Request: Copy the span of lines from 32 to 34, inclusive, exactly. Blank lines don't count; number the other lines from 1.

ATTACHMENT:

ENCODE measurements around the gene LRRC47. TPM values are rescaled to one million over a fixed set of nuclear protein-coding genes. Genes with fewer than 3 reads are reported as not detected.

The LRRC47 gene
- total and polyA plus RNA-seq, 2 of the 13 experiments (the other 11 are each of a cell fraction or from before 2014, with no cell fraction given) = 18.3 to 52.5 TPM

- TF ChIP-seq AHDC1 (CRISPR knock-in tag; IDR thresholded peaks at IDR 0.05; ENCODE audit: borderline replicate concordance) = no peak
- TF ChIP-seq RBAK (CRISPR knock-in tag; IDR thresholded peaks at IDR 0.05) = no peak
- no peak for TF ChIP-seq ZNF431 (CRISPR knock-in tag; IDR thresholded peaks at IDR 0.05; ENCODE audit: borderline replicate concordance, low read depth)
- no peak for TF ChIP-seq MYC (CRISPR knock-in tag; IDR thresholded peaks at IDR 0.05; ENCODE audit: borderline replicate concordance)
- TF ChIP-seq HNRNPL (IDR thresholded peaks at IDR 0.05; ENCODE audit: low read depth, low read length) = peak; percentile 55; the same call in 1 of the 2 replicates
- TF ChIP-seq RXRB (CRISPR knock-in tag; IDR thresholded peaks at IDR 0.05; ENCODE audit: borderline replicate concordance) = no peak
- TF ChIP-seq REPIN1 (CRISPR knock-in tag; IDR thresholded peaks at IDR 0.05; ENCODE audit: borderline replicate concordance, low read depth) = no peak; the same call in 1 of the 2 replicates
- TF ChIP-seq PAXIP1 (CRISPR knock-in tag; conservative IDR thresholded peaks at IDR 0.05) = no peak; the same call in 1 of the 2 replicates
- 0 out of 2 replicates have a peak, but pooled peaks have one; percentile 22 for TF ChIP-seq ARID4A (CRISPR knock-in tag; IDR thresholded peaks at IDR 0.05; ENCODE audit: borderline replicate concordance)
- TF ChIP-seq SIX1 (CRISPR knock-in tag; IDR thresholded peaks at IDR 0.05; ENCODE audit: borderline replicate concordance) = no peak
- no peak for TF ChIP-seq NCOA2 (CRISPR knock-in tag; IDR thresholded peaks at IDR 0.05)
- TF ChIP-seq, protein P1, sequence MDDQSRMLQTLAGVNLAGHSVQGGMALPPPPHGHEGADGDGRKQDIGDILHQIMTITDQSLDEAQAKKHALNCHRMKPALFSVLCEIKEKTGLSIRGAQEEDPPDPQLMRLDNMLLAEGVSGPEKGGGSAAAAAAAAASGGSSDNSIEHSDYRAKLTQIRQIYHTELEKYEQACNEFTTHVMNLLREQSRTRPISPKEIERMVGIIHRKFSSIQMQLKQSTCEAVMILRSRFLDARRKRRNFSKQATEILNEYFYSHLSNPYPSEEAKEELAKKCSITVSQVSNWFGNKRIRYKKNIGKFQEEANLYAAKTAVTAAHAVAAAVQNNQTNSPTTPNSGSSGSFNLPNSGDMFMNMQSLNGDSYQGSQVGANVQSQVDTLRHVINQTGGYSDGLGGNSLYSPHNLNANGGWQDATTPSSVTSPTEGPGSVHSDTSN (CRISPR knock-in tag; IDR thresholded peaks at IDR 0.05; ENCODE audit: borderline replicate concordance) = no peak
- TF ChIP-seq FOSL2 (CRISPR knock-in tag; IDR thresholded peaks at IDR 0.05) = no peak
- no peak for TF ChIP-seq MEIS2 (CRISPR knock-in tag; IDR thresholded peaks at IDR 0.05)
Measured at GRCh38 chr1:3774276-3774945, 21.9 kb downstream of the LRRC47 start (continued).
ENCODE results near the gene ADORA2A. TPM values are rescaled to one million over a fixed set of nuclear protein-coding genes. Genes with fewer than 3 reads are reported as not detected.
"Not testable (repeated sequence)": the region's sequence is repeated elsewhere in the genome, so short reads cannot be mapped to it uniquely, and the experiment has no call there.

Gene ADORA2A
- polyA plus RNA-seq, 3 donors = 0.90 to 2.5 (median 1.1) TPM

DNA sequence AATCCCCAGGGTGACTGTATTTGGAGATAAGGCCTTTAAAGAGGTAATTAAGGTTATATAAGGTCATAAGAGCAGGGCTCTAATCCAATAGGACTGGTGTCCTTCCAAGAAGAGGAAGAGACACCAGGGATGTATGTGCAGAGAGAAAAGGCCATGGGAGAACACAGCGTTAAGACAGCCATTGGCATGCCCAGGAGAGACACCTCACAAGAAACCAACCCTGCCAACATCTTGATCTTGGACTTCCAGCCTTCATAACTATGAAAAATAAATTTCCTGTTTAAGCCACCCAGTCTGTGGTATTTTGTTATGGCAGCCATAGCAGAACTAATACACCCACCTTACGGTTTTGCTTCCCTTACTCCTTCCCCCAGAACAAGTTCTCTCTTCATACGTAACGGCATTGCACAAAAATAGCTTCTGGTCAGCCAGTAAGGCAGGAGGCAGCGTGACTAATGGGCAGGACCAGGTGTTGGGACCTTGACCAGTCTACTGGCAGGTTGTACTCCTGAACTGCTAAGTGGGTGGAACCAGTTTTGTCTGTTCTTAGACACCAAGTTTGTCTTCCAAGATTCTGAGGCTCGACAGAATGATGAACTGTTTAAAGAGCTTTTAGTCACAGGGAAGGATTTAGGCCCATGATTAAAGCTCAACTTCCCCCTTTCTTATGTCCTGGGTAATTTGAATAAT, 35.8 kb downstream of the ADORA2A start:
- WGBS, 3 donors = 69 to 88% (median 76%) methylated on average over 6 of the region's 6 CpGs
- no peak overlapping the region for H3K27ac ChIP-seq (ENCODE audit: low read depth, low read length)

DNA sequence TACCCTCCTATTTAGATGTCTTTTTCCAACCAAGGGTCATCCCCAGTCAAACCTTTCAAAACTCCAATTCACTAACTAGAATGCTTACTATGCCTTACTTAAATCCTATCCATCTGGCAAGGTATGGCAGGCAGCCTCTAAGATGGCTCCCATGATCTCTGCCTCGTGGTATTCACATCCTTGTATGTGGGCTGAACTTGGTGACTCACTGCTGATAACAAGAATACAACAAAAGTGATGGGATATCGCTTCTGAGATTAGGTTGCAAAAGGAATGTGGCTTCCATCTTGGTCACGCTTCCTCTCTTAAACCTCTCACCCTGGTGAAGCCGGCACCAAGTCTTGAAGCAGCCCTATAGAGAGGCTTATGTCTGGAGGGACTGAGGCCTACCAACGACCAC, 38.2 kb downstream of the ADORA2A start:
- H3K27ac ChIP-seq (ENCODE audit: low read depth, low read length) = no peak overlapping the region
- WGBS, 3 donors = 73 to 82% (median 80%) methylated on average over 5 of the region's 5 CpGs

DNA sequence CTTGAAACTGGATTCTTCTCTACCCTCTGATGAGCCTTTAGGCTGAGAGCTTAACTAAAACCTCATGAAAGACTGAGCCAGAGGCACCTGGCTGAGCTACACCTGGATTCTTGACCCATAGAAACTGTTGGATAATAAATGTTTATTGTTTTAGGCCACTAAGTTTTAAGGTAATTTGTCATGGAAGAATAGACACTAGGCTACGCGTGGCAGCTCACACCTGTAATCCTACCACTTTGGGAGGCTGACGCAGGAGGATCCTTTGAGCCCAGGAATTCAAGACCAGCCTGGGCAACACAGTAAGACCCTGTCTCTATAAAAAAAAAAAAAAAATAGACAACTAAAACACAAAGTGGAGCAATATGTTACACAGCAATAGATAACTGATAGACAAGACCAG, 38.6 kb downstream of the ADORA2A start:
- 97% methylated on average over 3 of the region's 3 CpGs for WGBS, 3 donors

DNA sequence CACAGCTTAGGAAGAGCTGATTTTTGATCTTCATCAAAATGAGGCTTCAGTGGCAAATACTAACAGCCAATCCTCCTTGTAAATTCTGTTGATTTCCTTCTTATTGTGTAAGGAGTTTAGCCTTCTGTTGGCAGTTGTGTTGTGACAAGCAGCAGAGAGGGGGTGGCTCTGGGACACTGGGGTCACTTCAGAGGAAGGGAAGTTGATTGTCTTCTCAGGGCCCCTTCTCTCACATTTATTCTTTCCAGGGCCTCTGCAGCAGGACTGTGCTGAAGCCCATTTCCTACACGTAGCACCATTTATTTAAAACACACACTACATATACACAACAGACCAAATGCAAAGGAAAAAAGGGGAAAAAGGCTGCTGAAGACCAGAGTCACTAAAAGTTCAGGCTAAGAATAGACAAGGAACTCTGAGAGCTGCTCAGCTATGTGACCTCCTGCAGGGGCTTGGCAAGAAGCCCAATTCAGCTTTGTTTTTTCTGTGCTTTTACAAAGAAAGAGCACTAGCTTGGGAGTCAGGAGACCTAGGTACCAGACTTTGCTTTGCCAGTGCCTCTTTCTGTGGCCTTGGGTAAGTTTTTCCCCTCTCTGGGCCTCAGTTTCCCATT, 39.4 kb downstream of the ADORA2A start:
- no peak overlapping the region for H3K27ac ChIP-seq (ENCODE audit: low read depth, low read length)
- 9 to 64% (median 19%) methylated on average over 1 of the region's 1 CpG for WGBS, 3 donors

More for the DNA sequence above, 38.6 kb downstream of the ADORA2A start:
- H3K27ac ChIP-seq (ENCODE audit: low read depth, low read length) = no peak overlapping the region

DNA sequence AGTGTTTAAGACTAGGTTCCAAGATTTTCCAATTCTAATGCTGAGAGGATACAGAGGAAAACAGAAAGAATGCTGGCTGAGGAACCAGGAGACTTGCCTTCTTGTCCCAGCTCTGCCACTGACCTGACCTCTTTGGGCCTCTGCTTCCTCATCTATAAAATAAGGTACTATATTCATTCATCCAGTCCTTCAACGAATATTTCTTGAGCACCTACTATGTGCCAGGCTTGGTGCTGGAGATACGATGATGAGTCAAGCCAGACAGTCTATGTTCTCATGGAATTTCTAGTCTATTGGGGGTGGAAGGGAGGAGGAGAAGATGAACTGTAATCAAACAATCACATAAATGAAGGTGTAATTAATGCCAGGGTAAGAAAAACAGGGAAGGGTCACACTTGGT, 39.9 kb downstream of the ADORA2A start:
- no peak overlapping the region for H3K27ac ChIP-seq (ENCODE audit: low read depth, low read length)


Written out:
- no peak overlapping the region for H3K27ac ChIP-seq (ENCODE audit: low read depth, low read length)
- 9 to 64% (median 19%) methylated on average over 1 of the region's 1 CpG for WGBS, 3 donors

More for the DNA sequence above, 38.6 kb downstream of the ADORA2A start: